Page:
Still, swapping punches with someone with padded gloves on his fists isn’t as treacherous as dodging bullets and literally putting your own life on the line to save your comrades. The best of the best don’t set out to collect medals and commendations; more often than not, they don’t even think of themselves as being particularly special. Circumstances sometimes dictate that they find themselves in dangerous places to do a hard, thankless job, and in the course of doing it an ordinary guy will find that he is capable of performing extraordinary deeds.
Consider first the tale of the late Bill Crawford, a standout Golden Gloves boxer in Colorado who dreamed of becoming a professional world champion. But his fighting skills were used for a higher purpose in World War II.
Crawford was awarded the Congressional Medal of Honor for conspicuous gallantry for his actions during heavy fighting in September 1943 near Altavilla, Italy. On three separate occasions, and on his own initiative, he raced through intense enemy fire to detonate hand grenades on enemy gun sites. Captured by the Germans during the same engagement for which he earned the Medal of Honor, he was listed as “presumed dead.” His father was presented his CMH in 1945.
Later that year, Crawford was among a group of soldiers rescued from German control. He remained in the Army and retired in 1967 as a master sergeant, later serving as a custodian at the United States Air Force Academy in Colorado Springs.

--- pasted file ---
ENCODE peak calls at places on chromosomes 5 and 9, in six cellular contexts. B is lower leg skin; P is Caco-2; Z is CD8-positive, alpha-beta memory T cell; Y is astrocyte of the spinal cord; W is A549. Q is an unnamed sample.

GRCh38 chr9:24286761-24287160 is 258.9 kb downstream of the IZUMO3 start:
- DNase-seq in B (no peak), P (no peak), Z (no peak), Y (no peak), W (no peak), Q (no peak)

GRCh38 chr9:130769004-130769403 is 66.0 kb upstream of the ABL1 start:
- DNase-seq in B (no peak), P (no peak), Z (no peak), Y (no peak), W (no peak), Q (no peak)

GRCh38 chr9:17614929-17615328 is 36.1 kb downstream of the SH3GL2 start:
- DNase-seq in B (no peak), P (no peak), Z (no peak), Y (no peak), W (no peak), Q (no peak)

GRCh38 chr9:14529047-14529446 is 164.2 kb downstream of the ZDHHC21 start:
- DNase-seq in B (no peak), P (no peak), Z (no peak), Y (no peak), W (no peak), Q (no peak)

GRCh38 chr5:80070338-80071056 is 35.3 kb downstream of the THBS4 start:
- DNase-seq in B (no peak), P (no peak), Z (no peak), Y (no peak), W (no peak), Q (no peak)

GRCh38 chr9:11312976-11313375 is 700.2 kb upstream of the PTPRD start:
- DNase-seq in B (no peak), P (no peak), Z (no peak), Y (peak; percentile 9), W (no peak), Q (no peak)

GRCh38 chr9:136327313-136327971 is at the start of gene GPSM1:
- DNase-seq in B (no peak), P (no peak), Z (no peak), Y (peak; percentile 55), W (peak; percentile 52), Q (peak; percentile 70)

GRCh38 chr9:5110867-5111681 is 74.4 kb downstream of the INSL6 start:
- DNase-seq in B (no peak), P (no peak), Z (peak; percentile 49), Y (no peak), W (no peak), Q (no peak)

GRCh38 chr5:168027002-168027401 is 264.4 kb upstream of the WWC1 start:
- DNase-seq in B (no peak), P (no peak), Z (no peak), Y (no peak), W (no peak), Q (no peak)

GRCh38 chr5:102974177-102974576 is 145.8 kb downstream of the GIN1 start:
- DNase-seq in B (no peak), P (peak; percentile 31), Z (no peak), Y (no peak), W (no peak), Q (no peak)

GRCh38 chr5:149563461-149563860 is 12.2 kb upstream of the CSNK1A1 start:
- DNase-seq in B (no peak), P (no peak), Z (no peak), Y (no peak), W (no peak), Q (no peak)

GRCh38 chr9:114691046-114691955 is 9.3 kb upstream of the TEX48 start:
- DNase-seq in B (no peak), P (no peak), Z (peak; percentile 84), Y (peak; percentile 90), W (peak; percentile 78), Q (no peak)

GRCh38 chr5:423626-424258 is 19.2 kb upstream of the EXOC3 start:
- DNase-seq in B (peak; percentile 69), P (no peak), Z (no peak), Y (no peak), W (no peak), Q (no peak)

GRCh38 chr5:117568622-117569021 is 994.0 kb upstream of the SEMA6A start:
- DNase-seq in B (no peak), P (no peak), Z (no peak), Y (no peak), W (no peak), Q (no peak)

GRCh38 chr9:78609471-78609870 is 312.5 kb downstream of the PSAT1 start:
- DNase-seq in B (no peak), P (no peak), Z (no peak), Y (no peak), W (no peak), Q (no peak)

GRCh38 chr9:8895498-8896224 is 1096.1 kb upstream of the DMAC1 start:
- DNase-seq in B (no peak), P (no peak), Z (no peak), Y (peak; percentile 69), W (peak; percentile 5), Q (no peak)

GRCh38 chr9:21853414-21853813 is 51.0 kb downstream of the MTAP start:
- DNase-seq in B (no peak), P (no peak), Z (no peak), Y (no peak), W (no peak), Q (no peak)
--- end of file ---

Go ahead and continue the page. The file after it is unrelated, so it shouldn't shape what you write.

Crawford, who was 81 when he died in his hometown of Palmer Lake, Colo., in 2000, spoke modestly, if at all, of his remarkable military service.
“I was glad I was able to do my part,” he once said in an interview. “I figured it was just a normal call to duty.”
Captain Thomas J. Hudner, Jr., 84, did not personally know Bill Crawford, but he is aware of him. Such is often the case with members of their exclusive fraternity. While they consider their own acts of heroism to be “just a normal call to duty,” the acts of other CMH recipients often inspire a sense of awe and admiration.
The tale of Capt. Hudner – the first American recipient of the CMH for actions during the Korean War – is no less inspirational than that of Master Sergeant Crawford.
In support of United Nations forces in 1950, Capt. Hudner, then a lieutenant j.g., purposefully crash-landed his Corsair fighter plane behind enemy lines in mountainous terrain near the Chosin reservoir in an effort to rescue an injured pilot, Ensign Jesse L. Brown, who had been shot down and was trapped in burning wreckage.
Despite no tools at his disposal other than a small hand ax, Lt. j.g. Hudner ignored enemy troops and subzero temperatures to pack the fuselage with snow in an unavailing effort to save his fellow flier. His Medal of Honor citation reads as follows: his “exceptionally valiant and selfless devotion to a shipmate sustain and enhance the highest tradition of the U.S. Naval Service.”
Another Memorial Day is past, and the next anniversary of D-Day will soon follow. But in reflecting upon the lives of Bill Crawford and Thomas J. Hudner, Jr., perhaps it is best not to consider such dates on a calendar as once-a-year occurrences.
Every day, when you stop and think of it, ought to be Memorial Day.